Iron Ore Tumble Drives Australian Exports to China Down 17% in July
(AFR) — Exports to Australia’s largest customer, China, declined A$2.46 billion ($1.76 billion) or 17% to A$11.7 billion in July but increased to the United States and Britain.
Iron ore exports to China fell 12% or A$1.11 billion to A$8.12 billion, while coal exports to the country fell 42% or A$653 million.
Preliminary figures from the Australian Bureau of Statistics show the overall value of exports declined by A$1.96 billion or 6% to A$29.1 billion.
“The fall in iron ore exports took us by surprise, but we think demand from China will hold up over coming months supporting resource exports,” ANZ economist Hayden Dimes said.
UBS economists George Tharenou and Carlos Cacho said the dip in exports to China needed monitoring.
“This warrants close attention ahead to see if the pullback is a one-off or weaker trend,” they said.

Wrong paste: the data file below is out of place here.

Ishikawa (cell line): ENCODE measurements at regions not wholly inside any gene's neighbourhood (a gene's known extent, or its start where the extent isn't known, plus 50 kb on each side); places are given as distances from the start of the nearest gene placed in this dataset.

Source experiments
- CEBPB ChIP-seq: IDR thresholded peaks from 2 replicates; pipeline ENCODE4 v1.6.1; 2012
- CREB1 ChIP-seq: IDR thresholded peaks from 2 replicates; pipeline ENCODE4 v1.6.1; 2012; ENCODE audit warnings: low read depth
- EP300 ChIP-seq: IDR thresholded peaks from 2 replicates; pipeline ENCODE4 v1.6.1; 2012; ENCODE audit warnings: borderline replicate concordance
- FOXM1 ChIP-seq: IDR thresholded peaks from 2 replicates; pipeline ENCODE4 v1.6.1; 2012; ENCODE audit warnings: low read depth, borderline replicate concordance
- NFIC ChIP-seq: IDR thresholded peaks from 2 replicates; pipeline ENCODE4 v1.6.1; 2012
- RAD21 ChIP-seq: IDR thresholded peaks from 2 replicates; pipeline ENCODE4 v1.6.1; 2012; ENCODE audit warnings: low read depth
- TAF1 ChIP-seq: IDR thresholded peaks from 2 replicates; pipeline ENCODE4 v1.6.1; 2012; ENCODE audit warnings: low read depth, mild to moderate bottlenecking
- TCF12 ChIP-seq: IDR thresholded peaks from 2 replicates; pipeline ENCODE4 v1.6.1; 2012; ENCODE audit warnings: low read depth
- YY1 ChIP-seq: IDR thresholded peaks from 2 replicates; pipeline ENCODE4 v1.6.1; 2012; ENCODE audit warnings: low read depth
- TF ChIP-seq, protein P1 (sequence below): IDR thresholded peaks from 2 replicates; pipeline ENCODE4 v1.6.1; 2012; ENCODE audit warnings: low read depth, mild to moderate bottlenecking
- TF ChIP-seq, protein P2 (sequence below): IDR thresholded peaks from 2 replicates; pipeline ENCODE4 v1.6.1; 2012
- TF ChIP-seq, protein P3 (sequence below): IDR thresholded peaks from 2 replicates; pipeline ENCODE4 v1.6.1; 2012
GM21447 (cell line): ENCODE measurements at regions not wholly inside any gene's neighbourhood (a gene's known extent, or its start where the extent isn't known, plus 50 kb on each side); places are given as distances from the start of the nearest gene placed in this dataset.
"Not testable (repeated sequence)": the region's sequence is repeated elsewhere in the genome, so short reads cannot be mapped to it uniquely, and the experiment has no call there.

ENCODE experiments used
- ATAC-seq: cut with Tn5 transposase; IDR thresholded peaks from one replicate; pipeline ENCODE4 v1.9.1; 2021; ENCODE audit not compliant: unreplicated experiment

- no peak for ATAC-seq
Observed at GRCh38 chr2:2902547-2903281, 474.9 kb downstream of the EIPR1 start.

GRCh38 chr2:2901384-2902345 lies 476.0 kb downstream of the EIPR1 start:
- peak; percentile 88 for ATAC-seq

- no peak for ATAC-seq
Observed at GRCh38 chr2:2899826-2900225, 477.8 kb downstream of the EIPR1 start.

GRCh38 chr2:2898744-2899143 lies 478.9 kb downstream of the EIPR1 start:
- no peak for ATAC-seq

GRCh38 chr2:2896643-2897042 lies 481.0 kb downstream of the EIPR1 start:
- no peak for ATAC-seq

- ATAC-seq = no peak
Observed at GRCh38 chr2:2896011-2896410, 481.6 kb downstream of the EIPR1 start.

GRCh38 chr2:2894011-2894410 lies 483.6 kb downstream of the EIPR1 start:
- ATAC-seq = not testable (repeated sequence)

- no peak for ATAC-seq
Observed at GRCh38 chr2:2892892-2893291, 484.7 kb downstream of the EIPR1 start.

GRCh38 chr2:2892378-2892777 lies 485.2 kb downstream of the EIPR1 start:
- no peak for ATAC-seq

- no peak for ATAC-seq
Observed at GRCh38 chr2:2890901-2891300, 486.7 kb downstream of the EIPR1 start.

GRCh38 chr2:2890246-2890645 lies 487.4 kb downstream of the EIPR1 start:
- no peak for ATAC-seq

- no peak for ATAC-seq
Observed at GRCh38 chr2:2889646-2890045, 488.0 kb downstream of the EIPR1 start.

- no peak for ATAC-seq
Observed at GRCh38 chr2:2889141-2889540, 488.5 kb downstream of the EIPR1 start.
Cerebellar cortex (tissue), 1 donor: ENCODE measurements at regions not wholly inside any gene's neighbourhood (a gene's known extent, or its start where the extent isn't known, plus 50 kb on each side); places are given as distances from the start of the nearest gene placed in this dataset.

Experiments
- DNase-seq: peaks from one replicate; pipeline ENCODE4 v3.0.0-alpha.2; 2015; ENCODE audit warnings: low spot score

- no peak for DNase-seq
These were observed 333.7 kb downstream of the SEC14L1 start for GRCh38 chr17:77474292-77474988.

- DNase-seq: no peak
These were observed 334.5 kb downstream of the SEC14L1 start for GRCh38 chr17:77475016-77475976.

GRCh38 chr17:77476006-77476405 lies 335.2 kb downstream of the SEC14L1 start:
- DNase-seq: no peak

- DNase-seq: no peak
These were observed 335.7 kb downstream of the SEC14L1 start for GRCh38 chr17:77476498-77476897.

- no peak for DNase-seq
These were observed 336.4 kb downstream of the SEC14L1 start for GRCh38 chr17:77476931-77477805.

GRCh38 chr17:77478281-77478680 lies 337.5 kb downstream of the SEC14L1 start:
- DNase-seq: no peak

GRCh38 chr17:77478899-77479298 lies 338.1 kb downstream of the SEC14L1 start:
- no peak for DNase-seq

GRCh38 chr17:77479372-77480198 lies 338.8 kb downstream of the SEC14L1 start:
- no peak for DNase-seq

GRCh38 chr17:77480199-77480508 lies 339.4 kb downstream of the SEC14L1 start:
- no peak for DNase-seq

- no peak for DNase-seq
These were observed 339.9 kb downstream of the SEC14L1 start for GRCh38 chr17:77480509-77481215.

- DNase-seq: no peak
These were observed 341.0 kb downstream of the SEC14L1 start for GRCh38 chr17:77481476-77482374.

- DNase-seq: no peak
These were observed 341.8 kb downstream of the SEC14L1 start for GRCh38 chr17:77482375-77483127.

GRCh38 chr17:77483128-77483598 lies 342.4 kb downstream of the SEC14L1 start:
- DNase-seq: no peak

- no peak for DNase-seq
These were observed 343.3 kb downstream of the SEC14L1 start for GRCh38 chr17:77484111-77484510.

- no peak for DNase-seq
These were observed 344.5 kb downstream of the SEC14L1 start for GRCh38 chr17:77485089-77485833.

In April, at the height of the pandemic, China’s ambassador to Canberra, Cheng Jingye, told The Australian Financial Review the Morrison government’s call for an inquiry into the origins of the Covid-19 pandemic may hurt exports to China.
The preliminary data does not give a detailed breakdown of exports to China.
Overall goods imported increased by A$2.48 billion or 11% to A$25.8 billion, leading to an overall trade surplus of A$3.3 billion — the 32nd consecutive month of surpluses.
As exports to China fell, imports from the country increased 3% or A$194 million to A$7.6 billion, with imports of textile yarns, fabrics and related products such as personal protective equipment up 32% to A$554 million.
ABS International Statistics Branch program manager Branko Vitas said the biggest driver of imports was road vehicles, which jumped A$792 million or 49%.
This story was originally published by the Australian Financial Review
Contact editor Yang Ge (firstname.lastname@example.org)
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